Monday, April 16, 2012

We are fast approaching the two month celebration of Elliana's birth. Oh what a ride it has been! She has molded seamlessly into our family and no one has missed a beat. Just like with our sons, our family was missing this one last piece and we are so happy she is here with us.

Adoption has made such a difference in our lives. The people who's stories we have gotten to hear that we might have missed have blessed us in so many ways. Our friends and family who have opened their arms and hearts for our child have never ceased to amaze us. We are reminded how great our God is every single day.

Even in the heart of our happiness when people read my blog, total strangers who take one excerpt and think they know me and then bash me on wanting to raise a daughter. Informing me that she may not like bows and tea parties and frilly things. I just listen. For in my head, I hear my mother laughing at them because I totally know about tomboys. I was one. I am fully aware that our daughter may not like dolls. That she may prefer her brother's army men. That she may not want a tea party (although I did pay tea parties many times with my boy children). And that she may not like dresses or girly things. That's ok with me.

I wanted the experience of raising a daughter. In whatever package she came in. Just the same as my boys. My children have come to me to be unfolded, not molded. But, as with my boys, I will dress her in frilly things until she says no. I will put a bow on her head until she says stop. Just like I dressed my little guys in smocked clothes and john boy jumpers until the ease of using the potty became more important.

I am not a fool to think that Elliana will be this super girl. I am not a fool to think that she will never get dirty, never run through my house, never shout or burp louder than her brothers. That she will not dig up worms, enjoy to go fishing, or even like boys. I will love her no matter what. That is the joy in parenting, for us. We receive these little blessings from heaven and we nurture and love them until God calls us or them home.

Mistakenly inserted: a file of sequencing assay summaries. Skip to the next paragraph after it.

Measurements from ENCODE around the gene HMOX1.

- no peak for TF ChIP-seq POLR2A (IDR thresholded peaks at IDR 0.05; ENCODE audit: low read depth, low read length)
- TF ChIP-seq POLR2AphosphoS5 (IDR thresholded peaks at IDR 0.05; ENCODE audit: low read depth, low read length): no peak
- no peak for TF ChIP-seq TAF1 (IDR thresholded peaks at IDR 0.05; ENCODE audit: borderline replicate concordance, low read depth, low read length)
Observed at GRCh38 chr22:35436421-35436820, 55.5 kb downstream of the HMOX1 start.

But for now, I admit, I am loving the frills. The pink. The flowers. The chandelier in her room (which is painted green by the way, not pink). I am enjoying putting bows on her that are bigger than her head. Just as I enjoy nursing her, snuggling her, reading to her, rocking her, holding her close to my heart, and telling her stories of the night I met her in a hospital far away from home.

For almost two months I have stared at this face that is embedded in my heart. I have watched her brothers feed her. I have watched her nap on the couch snuggled up in her father's arms. I have seen her Aunt kiss her tiny face and count her precious toes. I have watched as each morning three boys trapse in our bedroom to seek our her smiles. To wish her good morning. To hug her goodnight. To remember her birthmother and family in their prayers.

People can say what they want. They will anyway. I don't mind. I've waited ten years to have a girl child in my home. I'm just going to sit back and enjoy every minute of it. Just like I did with her brothers. Because we love them all. No matter what.